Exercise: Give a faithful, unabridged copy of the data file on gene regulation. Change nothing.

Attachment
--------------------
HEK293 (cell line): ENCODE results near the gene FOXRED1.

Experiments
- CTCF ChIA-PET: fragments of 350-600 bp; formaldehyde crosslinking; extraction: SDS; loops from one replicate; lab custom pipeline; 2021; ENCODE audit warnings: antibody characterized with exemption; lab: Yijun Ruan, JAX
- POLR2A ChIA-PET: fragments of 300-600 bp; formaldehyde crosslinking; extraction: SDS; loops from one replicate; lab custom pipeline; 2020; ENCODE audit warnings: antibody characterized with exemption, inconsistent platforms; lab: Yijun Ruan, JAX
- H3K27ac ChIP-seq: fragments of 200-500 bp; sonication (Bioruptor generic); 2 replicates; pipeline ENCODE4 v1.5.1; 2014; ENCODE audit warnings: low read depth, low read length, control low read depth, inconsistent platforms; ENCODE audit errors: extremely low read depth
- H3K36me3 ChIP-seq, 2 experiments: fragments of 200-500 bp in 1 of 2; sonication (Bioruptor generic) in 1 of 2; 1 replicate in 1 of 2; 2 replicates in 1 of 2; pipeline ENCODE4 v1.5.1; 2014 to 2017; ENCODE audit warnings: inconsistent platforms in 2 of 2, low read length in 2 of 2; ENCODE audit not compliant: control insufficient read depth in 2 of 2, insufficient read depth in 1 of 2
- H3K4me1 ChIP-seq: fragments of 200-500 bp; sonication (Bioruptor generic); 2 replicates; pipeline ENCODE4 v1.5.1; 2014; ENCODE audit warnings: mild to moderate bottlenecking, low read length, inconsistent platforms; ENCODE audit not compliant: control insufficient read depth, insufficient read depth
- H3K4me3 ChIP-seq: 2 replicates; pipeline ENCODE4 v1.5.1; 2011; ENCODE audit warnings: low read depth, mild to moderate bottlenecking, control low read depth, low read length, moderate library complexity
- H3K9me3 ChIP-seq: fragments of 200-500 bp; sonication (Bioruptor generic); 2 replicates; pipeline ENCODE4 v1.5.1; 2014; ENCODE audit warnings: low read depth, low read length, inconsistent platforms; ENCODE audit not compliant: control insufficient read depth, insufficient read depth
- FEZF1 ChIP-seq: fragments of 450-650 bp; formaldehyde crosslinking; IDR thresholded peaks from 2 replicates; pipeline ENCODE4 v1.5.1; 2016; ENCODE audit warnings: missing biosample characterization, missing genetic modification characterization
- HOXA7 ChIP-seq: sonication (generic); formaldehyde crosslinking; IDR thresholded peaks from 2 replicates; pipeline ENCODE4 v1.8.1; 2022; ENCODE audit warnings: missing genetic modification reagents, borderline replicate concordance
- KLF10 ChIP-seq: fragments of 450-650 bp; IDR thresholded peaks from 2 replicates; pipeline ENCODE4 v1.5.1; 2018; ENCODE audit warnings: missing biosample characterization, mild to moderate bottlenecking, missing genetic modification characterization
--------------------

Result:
HEK293 (cell line): ENCODE results near the gene FOXRED1.

Experiments
- CTCF ChIA-PET: fragments of 350-600 bp; formaldehyde crosslinking; extraction: SDS; loops from one replicate; lab custom pipeline; 2021; ENCODE audit warnings: antibody characterized with exemption; lab: Yijun Ruan, JAX
- POLR2A ChIA-PET: fragments of 300-600 bp; formaldehyde crosslinking; extraction: SDS; loops from one replicate; lab custom pipeline; 2020; ENCODE audit warnings: antibody characterized with exemption, inconsistent platforms; lab: Yijun Ruan, JAX
- H3K27ac ChIP-seq: fragments of 200-500 bp; sonication (Bioruptor generic); 2 replicates; pipeline ENCODE4 v1.5.1; 2014; ENCODE audit warnings: low read depth, low read length, control low read depth, inconsistent platforms; ENCODE audit errors: extremely low read depth
- H3K36me3 ChIP-seq, 2 experiments: fragments of 200-500 bp in 1 of 2; sonication (Bioruptor generic) in 1 of 2; 1 replicate in 1 of 2; 2 replicates in 1 of 2; pipeline ENCODE4 v1.5.1; 2014 to 2017; ENCODE audit warnings: inconsistent platforms in 2 of 2, low read length in 2 of 2; ENCODE audit not compliant: control insufficient read depth in 2 of 2, insufficient read depth in 1 of 2
- H3K4me1 ChIP-seq: fragments of 200-500 bp; sonication (Bioruptor generic); 2 replicates; pipeline ENCODE4 v1.5.1; 2014; ENCODE audit warnings: mild to moderate bottlenecking, low read length, inconsistent platforms; ENCODE audit not compliant: control insufficient read depth, insufficient read depth
- H3K4me3 ChIP-seq: 2 replicates; pipeline ENCODE4 v1.5.1; 2011; ENCODE audit warnings: low read depth, mild to moderate bottlenecking, control low read depth, low read length, moderate library complexity
- H3K9me3 ChIP-seq: fragments of 200-500 bp; sonication (Bioruptor generic); 2 replicates; pipeline ENCODE4 v1.5.1; 2014; ENCODE audit warnings: low read depth, low read length, inconsistent platforms; ENCODE audit not compliant: control insufficient read depth, insufficient read depth
- FEZF1 ChIP-seq: fragments of 450-650 bp; formaldehyde crosslinking; IDR thresholded peaks from 2 replicates; pipeline ENCODE4 v1.5.1; 2016; ENCODE audit warnings: missing biosample characterization, missing genetic modification characterization
- HOXA7 ChIP-seq: sonication (generic); formaldehyde crosslinking; IDR thresholded peaks from 2 replicates; pipeline ENCODE4 v1.8.1; 2022; ENCODE audit warnings: missing genetic modification reagents, borderline replicate concordance
- KLF10 ChIP-seq: fragments of 450-650 bp; IDR thresholded peaks from 2 replicates; pipeline ENCODE4 v1.5.1; 2018; ENCODE audit warnings: missing biosample characterization, mild to moderate bottlenecking, missing genetic modification characterization